Tipis do not require preconditioning– The tipi has very steep sides and water will not be able to accumulate on the canvas.  Your tipi will shrink in the weather, but since there is not a “framework” that it has to fit, this is not a concern.

Firepits in a Tipi – The tipi is made to be used with a fire in the center of it.  We do, however, caution use of a fire in any tipi under a 14′ diameter.

Winds – The conical shape of the tipi makes for a very wind resistant structure, however, a strong gust can topple a tipi.  When you have your tipi set up, you should have a length of rope left hanging from where you tie together the poles.  This rope should be pulled down to the ground and staked to hold the poles down tight.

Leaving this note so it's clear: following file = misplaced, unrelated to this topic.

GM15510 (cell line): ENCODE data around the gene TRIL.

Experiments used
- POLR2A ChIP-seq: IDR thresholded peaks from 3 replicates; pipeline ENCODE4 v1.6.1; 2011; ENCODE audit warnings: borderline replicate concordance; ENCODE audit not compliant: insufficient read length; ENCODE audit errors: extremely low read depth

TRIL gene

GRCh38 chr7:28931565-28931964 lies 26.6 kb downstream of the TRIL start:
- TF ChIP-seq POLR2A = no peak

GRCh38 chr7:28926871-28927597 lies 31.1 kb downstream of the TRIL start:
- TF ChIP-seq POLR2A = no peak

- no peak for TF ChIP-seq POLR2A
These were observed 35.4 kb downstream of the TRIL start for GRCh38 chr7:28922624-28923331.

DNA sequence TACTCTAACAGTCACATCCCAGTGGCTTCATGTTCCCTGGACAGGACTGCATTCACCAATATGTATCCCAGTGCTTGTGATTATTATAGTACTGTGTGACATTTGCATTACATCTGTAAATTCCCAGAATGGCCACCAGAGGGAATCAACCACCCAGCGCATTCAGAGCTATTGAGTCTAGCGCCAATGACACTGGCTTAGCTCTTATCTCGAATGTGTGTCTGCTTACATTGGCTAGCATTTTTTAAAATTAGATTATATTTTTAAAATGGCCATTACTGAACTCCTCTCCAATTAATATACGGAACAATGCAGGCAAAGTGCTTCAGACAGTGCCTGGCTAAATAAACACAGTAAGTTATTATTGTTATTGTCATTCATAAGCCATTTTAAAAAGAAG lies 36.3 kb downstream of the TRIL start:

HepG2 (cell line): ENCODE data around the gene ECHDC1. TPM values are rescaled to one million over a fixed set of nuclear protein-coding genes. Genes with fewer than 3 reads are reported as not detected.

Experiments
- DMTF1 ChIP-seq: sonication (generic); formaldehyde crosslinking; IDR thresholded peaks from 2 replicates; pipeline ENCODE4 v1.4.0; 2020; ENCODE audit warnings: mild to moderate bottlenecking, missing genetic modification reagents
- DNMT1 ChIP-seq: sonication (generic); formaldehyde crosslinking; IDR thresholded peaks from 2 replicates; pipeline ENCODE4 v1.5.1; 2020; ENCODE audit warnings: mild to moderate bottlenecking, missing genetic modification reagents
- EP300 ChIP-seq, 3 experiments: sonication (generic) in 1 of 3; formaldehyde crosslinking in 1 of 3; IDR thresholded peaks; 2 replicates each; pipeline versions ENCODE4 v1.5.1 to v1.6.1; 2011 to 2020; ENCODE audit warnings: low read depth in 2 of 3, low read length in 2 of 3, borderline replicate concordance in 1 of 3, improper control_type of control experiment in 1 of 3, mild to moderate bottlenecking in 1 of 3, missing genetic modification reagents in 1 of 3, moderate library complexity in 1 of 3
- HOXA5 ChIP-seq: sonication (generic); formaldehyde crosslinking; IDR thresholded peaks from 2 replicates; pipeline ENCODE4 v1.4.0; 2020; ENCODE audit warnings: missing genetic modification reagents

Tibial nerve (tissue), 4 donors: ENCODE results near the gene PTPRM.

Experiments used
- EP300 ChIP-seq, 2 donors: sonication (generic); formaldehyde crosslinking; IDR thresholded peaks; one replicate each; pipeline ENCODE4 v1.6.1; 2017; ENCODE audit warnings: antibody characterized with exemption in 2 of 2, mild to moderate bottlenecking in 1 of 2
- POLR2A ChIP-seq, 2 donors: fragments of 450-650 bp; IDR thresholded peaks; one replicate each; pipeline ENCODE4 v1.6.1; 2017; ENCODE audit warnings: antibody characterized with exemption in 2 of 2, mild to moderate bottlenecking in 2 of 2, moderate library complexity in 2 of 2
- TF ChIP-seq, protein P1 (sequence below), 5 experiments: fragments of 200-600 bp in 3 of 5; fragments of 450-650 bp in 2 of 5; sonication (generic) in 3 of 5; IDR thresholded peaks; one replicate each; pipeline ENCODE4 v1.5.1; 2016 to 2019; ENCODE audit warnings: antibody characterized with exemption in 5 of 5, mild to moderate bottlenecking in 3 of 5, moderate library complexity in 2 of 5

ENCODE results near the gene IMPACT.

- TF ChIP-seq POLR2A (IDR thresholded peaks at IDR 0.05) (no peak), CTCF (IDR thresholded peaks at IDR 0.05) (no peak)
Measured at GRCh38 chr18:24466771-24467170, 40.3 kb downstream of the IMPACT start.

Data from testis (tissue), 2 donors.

Mildew – One of the most common problems that occur in canvas is mildew.  Even if the tipi is made of a fabric that is mildew resistant, it will mildew if left damp.  Mildew is very destructive to cotton fabrics as well as other materials.  Mildew usually forms when tipis are put in storage when damp but it can also start for no apparent reason.  Mildew can start in a very short time and under certain conditions of humidity and temperature.  If mildew has started to grow, it can be stopped from spreading by thoroughly drying the tent, preferably in the hot sun and applying a cleaner such as IOSSO Tent & Camping Gear Cleaner.  This cleaner is made to remove tough dirt and mildew stains.  Afterwards you may find it necessary to treat the tent with a water-repellent compound such as Canvak.  If using another treatment, be sure to read the label to make sure it is safe for use on canvas.  After any treatment has been applied, make sure the tipi dries completely before putting into storage.  If you are leaving your tipi up for an extended period of time, it is recommended that you keep the grass and weeds trimmed from around the bottom to keep the air flowing under the cover which will deter mildew growth.  Do not delay in drying your tipi after use!!